Basalt backs open space district | AspenTimes.com
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Basalt backs open space district

Backers of a downvalley open space district are confident their proposal has widespread support – even from Republican men from Garfield County, as recent polls show.

But they weren’t sure until Tuesday night that they had the support of the Basalt Town Council.

Open space proponents patched shaky relations with some Basalt Town Council members and walked away with an endorsement.

Basalt Mayor Rick Stevens accused open space backers of keeping town officials out of the communications loop.

He also expressed concern that the proposed open space district’s literature misleads midvalley residents into thinking it would fund development of recreational facilities at the Sopris Tree Farm.

In reality, approval of the open space district would generate funds to buy land and preserve it from development. A secondary focus would be funding trails and access to rivers and public lands, according to steering committee member Bob Schultz.

It would not fund soccer fields or other amenities at the tree farm.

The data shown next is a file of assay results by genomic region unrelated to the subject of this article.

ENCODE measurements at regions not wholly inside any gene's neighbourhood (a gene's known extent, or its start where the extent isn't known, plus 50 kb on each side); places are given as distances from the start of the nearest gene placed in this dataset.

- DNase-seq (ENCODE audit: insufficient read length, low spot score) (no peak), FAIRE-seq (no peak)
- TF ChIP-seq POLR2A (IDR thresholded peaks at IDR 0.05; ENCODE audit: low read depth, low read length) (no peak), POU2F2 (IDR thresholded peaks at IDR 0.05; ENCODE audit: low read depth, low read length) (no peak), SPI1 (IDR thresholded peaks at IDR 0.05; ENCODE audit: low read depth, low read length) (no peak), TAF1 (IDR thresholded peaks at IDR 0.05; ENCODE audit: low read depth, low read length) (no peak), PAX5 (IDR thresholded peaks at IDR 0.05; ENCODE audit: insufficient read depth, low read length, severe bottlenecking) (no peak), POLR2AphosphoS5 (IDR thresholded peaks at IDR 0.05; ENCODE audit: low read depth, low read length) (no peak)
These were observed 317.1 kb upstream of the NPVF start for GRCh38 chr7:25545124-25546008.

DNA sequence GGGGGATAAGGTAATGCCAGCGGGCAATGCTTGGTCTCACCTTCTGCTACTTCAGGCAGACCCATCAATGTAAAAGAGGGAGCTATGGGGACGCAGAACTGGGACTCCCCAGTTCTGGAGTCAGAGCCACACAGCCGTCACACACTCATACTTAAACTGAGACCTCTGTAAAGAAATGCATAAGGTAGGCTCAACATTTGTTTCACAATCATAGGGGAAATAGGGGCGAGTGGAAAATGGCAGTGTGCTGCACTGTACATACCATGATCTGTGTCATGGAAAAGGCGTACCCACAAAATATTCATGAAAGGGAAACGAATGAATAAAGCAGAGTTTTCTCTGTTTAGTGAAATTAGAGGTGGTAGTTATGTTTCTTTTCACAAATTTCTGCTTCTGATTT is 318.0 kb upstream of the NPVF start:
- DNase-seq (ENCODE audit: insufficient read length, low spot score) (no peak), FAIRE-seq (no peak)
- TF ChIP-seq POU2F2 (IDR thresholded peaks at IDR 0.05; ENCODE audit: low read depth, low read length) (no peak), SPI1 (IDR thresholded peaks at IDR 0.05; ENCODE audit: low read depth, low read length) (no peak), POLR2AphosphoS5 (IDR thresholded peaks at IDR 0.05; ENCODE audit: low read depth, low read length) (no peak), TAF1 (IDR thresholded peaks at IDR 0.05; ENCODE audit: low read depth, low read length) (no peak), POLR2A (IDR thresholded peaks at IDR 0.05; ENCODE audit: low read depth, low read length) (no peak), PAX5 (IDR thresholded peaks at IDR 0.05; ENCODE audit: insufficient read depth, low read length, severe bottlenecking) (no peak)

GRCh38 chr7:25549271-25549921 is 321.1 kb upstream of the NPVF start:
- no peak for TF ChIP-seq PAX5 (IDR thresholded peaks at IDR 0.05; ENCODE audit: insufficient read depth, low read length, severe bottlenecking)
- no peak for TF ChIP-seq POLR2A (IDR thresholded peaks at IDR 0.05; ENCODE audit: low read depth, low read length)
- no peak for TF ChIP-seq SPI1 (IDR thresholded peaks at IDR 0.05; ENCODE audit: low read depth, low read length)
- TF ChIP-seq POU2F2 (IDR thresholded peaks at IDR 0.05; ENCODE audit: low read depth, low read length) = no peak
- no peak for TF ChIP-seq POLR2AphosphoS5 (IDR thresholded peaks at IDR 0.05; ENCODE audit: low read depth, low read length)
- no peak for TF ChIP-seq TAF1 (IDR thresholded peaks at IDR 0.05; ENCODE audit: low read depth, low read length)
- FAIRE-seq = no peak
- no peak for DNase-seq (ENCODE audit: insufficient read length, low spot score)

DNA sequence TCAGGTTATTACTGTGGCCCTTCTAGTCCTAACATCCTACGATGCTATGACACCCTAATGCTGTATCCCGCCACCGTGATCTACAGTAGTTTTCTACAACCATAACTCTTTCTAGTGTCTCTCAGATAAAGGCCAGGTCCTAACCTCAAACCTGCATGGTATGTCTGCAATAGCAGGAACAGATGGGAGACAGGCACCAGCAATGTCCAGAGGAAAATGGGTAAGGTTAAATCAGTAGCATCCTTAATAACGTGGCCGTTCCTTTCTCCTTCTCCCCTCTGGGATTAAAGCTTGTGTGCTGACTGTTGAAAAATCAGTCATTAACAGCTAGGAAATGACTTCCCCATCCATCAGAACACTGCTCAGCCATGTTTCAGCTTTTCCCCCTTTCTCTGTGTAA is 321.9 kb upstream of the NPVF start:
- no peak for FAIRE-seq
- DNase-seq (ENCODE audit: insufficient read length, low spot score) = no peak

“That message is not clear. It’s not clear in your literature,” said Stevens. The proposed district calls itself an open space, parks and recreation district. When people learn their vote won’t raise funds for soccer fields, they might not support the open space district, Stevens alleged.

“There’s a lot of people saying `What’s in it for me? If it doesn’t have soccer fields, I’m not voting for it,'” the mayor said.

But Schultz countered that extensive polling earlier this year by the open space proponents showed that the highest support within the proposed district came from Basalt and Eagle County.

The group’s own polls showed that two-thirds of respondents throughout the proposed district would support a property tax to buy and preserve open space.

“Every demographic group supported this – even Garfield County Republican males,” said Schultz.

Schultz said he was disappointed to hear the Garfield County Commissioners say earlier this month that they had been lobbied by Basalt officials to oppose the open space district.

In fact, Schultz said, two commissioners said Basalt officials “hated” the proposal.

But Schultz’s focus was settling disputes with Basalt, not seeking retribution.

“The support of the town of Basalt is very important to us,” he said.

Stevens claimed he never said he hated the proposal, but he did vent frustrations to Commissioners Walt Stowe and John Martin because the open space backers hadn’t talked to the Basalt Town Council.

“I apologize for taking a sort of dim view earlier,” he said.

Councilwoman Jacque Whitsitt suggested the officials stop dwelling on past relations and settle the issue of support.

“I, for one, am gung-ho on open space acquisition,” she said. “There’s not enough money in the world to make a dent on open space acquisition in this valley.”

The Basalt board’s support was unanimous.


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